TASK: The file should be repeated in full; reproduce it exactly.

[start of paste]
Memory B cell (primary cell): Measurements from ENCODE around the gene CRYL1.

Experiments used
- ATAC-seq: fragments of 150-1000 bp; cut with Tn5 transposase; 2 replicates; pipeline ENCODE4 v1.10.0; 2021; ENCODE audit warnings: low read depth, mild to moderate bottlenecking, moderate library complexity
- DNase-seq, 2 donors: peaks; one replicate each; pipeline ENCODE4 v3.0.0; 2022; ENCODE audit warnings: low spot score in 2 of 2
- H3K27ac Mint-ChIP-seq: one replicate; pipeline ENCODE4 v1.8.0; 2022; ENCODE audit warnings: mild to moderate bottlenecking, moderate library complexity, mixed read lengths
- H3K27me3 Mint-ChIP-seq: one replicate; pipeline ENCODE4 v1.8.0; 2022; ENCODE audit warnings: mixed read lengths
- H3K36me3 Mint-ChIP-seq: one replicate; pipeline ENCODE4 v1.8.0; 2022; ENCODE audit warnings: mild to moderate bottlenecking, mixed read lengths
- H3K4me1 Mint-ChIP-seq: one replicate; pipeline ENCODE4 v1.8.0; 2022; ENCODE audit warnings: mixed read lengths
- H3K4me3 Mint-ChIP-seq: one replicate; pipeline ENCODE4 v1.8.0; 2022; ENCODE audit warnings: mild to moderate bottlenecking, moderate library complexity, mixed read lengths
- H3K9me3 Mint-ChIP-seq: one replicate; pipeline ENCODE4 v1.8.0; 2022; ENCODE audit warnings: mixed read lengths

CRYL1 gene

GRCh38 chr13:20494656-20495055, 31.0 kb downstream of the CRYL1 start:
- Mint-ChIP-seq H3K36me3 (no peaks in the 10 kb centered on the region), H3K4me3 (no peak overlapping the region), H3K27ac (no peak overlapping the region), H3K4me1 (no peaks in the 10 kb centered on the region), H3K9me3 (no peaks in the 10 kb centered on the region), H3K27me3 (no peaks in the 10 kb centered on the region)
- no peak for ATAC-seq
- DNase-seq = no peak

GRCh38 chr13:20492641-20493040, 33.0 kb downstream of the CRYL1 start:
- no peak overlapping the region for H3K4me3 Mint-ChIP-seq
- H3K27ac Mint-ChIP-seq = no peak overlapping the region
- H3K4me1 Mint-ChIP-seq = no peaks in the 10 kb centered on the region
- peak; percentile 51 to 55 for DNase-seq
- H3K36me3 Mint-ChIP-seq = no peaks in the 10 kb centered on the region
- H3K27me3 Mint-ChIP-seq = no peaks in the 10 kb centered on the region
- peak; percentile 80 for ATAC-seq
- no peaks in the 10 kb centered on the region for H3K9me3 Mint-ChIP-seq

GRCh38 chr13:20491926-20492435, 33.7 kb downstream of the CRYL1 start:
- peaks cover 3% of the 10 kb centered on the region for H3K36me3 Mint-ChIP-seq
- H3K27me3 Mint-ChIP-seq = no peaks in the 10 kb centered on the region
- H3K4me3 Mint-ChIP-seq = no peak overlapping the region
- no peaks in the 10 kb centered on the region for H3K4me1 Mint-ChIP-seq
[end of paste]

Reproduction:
Memory B cell (primary cell): Measurements from ENCODE around the gene CRYL1.

Experiments used
- ATAC-seq: fragments of 150-1000 bp; cut with Tn5 transposase; 2 replicates; pipeline ENCODE4 v1.10.0; 2021; ENCODE audit warnings: low read depth, mild to moderate bottlenecking, moderate library complexity
- DNase-seq, 2 donors: peaks; one replicate each; pipeline ENCODE4 v3.0.0; 2022; ENCODE audit warnings: low spot score in 2 of 2
- H3K27ac Mint-ChIP-seq: one replicate; pipeline ENCODE4 v1.8.0; 2022; ENCODE audit warnings: mild to moderate bottlenecking, moderate library complexity, mixed read lengths
- H3K27me3 Mint-ChIP-seq: one replicate; pipeline ENCODE4 v1.8.0; 2022; ENCODE audit warnings: mixed read lengths
- H3K36me3 Mint-ChIP-seq: one replicate; pipeline ENCODE4 v1.8.0; 2022; ENCODE audit warnings: mild to moderate bottlenecking, mixed read lengths
- H3K4me1 Mint-ChIP-seq: one replicate; pipeline ENCODE4 v1.8.0; 2022; ENCODE audit warnings: mixed read lengths
- H3K4me3 Mint-ChIP-seq: one replicate; pipeline ENCODE4 v1.8.0; 2022; ENCODE audit warnings: mild to moderate bottlenecking, moderate library complexity, mixed read lengths
- H3K9me3 Mint-ChIP-seq: one replicate; pipeline ENCODE4 v1.8.0; 2022; ENCODE audit warnings: mixed read lengths

CRYL1 gene

GRCh38 chr13:20494656-20495055, 31.0 kb downstream of the CRYL1 start:
- Mint-ChIP-seq H3K36me3 (no peaks in the 10 kb centered on the region), H3K4me3 (no peak overlapping the region), H3K27ac (no peak overlapping the region), H3K4me1 (no peaks in the 10 kb centered on the region), H3K9me3 (no peaks in the 10 kb centered on the region), H3K27me3 (no peaks in the 10 kb centered on the region)
- no peak for ATAC-seq
- DNase-seq = no peak

GRCh38 chr13:20492641-20493040, 33.0 kb downstream of the CRYL1 start:
- no peak overlapping the region for H3K4me3 Mint-ChIP-seq
- H3K27ac Mint-ChIP-seq = no peak overlapping the region
- H3K4me1 Mint-ChIP-seq = no peaks in the 10 kb centered on the region
- peak; percentile 51 to 55 for DNase-seq
- H3K36me3 Mint-ChIP-seq = no peaks in the 10 kb centered on the region
- H3K27me3 Mint-ChIP-seq = no peaks in the 10 kb centered on the region
- peak; percentile 80 for ATAC-seq
- no peaks in the 10 kb centered on the region for H3K9me3 Mint-ChIP-seq

GRCh38 chr13:20491926-20492435, 33.7 kb downstream of the CRYL1 start:
- peaks cover 3% of the 10 kb centered on the region for H3K36me3 Mint-ChIP-seq
- H3K27me3 Mint-ChIP-seq = no peaks in the 10 kb centered on the region
- H3K4me3 Mint-ChIP-seq = no peak overlapping the region
- no peaks in the 10 kb centered on the region for H3K4me1 Mint-ChIP-seq